Nanny Diaries: Princesses and Portable Toilets

Since I last wrote, I’ve found my life to have become quite a work of irony. I, the English major, (who took Contemporary math in college) am now an Economic simulation facilitator working part time at an organization called Junior Achievement. What exactly do I do? I’d like to better understand that myself. Training this past Friday was six hours of solving different scenarios, problem shooting solutions, and getting to know the staff of women that I will be working with. They are all so eclectic. One served in the peace corps, is about to marry a man from London that she met 15 years ago in a high school exchange program, and sounds like Miss Delaware from Miss Congeniality. Another is a graphic designer, has dreads, and insists that Americans bathe far too often. My boss is from Scotland, and several other workers are moms simply looking to make some extra money and get out of the house. Essentially? Our job is to facilitate a real life game of Monopoly with fifth graders from various schools in a warehouse that looks like a park from Disneyland. Woo. There you have it. I will somehow be helping fifth graders repay fake loans, run fake businesses, and learn how to handle incoming and outgoing invoices. Like I said before–a little ironic. I’m thankful for the opportunities God is providing though. I’m being stretched and pushed outside of the areas I tend to be drawn to. It should be interesting to see how my first day goes this coming Friday–especially since Bonnie, a woman I work with, told me that she cried the first five shifts she worked. Great.

Apart from acquiring a part time job that I never pictured myself having, I have also become a part-time babysitter/nanny. This week I’ve had the pleasure of living with two “precious ones” while their parents have been vacationing. For the sake of their privacy, let’s just call them ‘B’ and ‘L. ‘ B is seven and L is four. A boy and a girl. I won’t elaborate on our magic clubhouse adventures, our dance parties, or our games of football in the backyard. My sixteen year old brother says all my “rainbows and sunshine” makes people want to puke. I will, however, write a story worth sharing.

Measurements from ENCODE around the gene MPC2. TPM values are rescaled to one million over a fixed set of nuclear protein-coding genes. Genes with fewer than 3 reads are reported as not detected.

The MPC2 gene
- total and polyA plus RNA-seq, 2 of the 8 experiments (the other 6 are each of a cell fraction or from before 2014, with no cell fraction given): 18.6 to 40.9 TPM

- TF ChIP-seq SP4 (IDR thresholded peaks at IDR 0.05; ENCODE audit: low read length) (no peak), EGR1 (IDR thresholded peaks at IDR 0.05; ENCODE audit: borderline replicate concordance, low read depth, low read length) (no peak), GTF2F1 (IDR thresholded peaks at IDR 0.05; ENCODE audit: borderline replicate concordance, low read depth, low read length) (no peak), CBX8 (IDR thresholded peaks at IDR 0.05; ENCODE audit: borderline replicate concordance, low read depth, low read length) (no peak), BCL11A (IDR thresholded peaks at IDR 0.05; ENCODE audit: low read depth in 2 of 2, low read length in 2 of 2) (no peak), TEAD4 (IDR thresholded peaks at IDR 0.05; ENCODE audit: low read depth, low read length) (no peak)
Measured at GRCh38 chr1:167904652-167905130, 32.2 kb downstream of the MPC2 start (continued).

Yesterday afternoon L and I sat quietly in the car pickup line at B’s school. The day had been absolutely wonderful. L and I had played (pretending we were princesses, of course), made decorations for the kitchen, and she was overflowing with excitement to see her brother. We had thirty minutes to wait in line, and so I sat quietly in the front seat as L looked at a picture book in her car seat.

“Miss Audrey, I have to poop.”

Oh boy. “Do you think you can hold it L? I can’t leave the car and we can’t go inside the school to take you.”

“I’ll try.”

Five minutes later a rather wet and loud farting noise emerges from the back seat. 

“Miss Audrey, I can’t hold it.” 

My mind quickly recollected family road trips where Mom would make the boys hold up towels in the backseat and pea into gatorade bottles. You think it’s disgusting and inhumane until you’re the one with a four year old about to pee all over herself. Before I had a chance to tell her to stay in her seat, L climbed out of her car seat and into the trunk of the car.

“Miss Audrey, the toilet is back here.” So, in the pouring rain, I got out of the Mini-van and dug around the trunk for a tiny portable toilet and a roll of toilet paper. Obviously this happened often. There, in the middle of the van, I set up a “potty” for my four year old “Princess.” 

“Miss Audrey, come wipe me.” Yes, I then crawled in the back seat, wiped her, and looked uneasily at a bucket full of urine. Apparently pooping was a false alarm. The best part? After eventually picking B up, we had a thirty minute drive to piano lessons. All the while, I prayed that the urine wouldn’t spill out of the toilet and onto the van carpet. Why didn’t I pull over and dump it out? That sounds simple enough except for the fact that traffic was at a standstill and I didn’t want to be the one to make B late for piano. I wish my words could truly convey how funny I felt sneaking the toilet to the piano teacher’s yard and pouring it out. With my luck the neighbors were probably watching. 

Welcome to the life of a nanny.


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